“We pride ourselves on responding to the mood of America,” boasts Christopher McCann, CEO. “Consumers told us in focus groups that they want it real. They wholeheartedly rejected the usual joyful holiday themes we showcased. They feel small and powerless. Their budgets are stretched thin. The holidays mean bickering with relatives they don’t really want to see. And the reality that they have to break bread with them anyway to maintain the appearance of solidarity. What embodies all this turmoil more than America’s tenuous relationship with Mother Russia?”
The company’s signature “Mother Russia” bouquet reflects 2016 budget-minded consumer sentiments of resentment and resignation. Who makes your blood boil? Like Cabernet on a cream-colored rug, blood’s easier to spill than it is to clean up. So, stick it to them with a cheap floral arrangement. Red, the color of love and bloodshed, reminds families of lifelong grudges that simmer beneath the surface, like the drool in your loafers from Aunt Mabel’s beagle who lurks under the holiday table.
“Our designers really are brilliant," McCann adds. "They capture the innate tension of poppies. You love mother, and yet she stifles you. Poppies symbolize loss and death, but also resurrection and eternal life. They bring us back to holidays past where long after the final pie is eaten, those credit card bills remain. Poppies taunt us with the unfulfilled promise of tomorrow, the opium that never comes.”
Then, there’s the “Oh So Borscht.” McCann, a tad defensive, explains, “When people think of borscht, they think of beets not cabbage. Actually, borscht has both. But, who makes flower arrangements with beets? That’s absurd.”
Beets symbolize love. When you settle down for that long winter nap and cabbage symbolically appears in your dreams, you know that hypocrisy and ambiguity are afoot. Has someone been too secretive? Maybe your sister really is having an affair with your husband. But, really, how could you be upset with him when you are doing it with the pool boy? Is someone wearing a mask? If only Uncle Joe would use his CPAP machine to stop snoring, maybe everyone could get a good night’s sleep.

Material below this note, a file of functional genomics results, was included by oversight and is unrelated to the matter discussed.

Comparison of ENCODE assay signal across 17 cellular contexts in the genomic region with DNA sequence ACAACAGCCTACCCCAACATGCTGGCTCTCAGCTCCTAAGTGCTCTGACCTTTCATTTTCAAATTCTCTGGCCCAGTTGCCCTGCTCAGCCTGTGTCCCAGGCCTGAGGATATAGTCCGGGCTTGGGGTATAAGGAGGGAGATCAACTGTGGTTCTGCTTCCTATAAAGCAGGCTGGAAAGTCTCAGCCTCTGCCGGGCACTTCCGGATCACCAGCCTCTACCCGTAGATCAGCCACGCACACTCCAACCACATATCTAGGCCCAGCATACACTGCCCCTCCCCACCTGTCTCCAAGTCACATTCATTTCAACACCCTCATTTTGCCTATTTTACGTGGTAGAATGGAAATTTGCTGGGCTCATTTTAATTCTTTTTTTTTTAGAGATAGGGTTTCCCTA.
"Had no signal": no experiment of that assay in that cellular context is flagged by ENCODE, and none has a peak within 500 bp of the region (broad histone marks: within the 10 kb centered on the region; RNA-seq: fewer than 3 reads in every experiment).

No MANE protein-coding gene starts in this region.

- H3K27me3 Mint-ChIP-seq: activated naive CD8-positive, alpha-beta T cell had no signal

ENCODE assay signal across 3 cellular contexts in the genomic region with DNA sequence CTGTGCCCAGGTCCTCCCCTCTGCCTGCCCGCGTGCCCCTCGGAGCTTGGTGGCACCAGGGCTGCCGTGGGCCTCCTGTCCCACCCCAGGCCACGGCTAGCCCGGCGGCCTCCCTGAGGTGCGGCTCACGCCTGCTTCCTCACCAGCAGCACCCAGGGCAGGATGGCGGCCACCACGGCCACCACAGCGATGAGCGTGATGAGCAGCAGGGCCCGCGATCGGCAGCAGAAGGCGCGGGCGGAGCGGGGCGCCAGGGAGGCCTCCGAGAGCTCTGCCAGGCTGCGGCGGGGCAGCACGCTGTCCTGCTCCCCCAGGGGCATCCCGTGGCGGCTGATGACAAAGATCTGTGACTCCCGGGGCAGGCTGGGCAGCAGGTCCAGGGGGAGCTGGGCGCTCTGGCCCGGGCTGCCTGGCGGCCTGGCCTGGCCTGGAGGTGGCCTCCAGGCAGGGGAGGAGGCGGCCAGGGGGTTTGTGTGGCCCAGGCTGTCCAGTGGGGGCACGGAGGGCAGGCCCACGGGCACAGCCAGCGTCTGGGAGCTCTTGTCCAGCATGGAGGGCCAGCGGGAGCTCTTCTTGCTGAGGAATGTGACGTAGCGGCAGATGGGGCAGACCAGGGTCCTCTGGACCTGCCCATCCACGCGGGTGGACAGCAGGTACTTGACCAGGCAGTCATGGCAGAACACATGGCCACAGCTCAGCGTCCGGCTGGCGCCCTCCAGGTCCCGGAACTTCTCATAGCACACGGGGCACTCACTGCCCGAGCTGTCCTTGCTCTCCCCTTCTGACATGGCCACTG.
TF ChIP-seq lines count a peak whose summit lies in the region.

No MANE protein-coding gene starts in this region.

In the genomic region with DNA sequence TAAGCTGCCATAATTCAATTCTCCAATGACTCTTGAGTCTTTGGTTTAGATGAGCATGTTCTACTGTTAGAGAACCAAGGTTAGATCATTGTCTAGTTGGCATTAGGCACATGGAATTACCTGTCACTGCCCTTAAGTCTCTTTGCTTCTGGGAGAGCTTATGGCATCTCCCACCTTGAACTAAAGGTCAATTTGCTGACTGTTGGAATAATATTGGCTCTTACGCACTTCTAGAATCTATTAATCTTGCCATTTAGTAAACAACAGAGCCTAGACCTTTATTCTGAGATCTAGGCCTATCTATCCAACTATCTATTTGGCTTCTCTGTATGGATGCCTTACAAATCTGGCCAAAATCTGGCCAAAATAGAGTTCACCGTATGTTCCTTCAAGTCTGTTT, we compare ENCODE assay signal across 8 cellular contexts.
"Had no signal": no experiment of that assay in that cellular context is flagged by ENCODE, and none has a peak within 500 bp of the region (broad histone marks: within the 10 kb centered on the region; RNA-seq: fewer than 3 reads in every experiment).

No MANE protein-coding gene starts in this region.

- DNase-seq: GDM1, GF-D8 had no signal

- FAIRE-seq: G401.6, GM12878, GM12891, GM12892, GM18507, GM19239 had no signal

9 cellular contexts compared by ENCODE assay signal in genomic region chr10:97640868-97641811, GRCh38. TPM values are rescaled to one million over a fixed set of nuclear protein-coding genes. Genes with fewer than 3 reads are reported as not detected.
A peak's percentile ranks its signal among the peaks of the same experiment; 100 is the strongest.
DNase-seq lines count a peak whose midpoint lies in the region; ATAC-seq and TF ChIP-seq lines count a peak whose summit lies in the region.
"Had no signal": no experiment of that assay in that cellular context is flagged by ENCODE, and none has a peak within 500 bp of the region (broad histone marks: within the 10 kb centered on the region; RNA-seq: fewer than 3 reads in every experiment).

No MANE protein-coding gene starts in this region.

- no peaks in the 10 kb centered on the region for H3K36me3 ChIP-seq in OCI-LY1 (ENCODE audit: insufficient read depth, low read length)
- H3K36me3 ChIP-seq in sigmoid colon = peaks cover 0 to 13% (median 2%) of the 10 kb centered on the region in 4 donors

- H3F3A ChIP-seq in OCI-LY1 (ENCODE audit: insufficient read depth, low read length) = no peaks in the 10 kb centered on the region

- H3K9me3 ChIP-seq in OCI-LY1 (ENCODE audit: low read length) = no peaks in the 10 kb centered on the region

Think she’s cheating? Send an “Oh So Borscht” arrangement and see how she responds. The cabbage always knows.
Finally, there’s the “Anna Karenina.” Like Tolstoy’s Anna, who is victim to social norms and religious mores, your new Bahai sister-in-law is insecure and undecided as she hosts her first holiday for the family. Let her holiday table subtly announce her inadequacies to your family and friends. Roast beef or turducken? Why didn’t she iron and starch the tablecloth when she knew her mother-in-law would be there? What to do with your son who is shacking up with that two-bit waitress at Denny’s and they want to share the guest room? What would Jesus say if she invited her Jewish neighbors and serves shrimp cocktail? So many choices and she is bound to make the wrong choice. Don’t let her forget it.
Dark and somber like your ex who you invite for the sake of the kids, she whispers “winter is coming, you have no control.” White buds like snowballs recall the Blizzard of 2014, when Buffalo got seven feet of snow at Christmas. That could be you, snowed in with your ex and her feckless relatives, fighting for the last desiccated berries on the vine, amid the withered dreams of your broken marriage and that Christmas tree she always insisted you put up at Thanksgiving. Alas, Uncle Lou drank the last of your bourbon, so you’ll have to drink scotch. Maybe your ex will share her Valium. Be proactive, ply her with flowers.
Christmas, the time for psychological warfare. This year, say it with a cheap floral arrangement. It’s easy at 1-800 FLOWERS. Chris McCann is waiting for your call.
Gretchen Martens is a DCH graduate who performs with Been There Done That and Brain Wearing Pants. When she’s not working as an executive coach and trainer, she writes satire for her blog www.PotatoNationUSA.com. She is finishing her first play, sanINity, an irreverent look at losing a loved one to mental illness.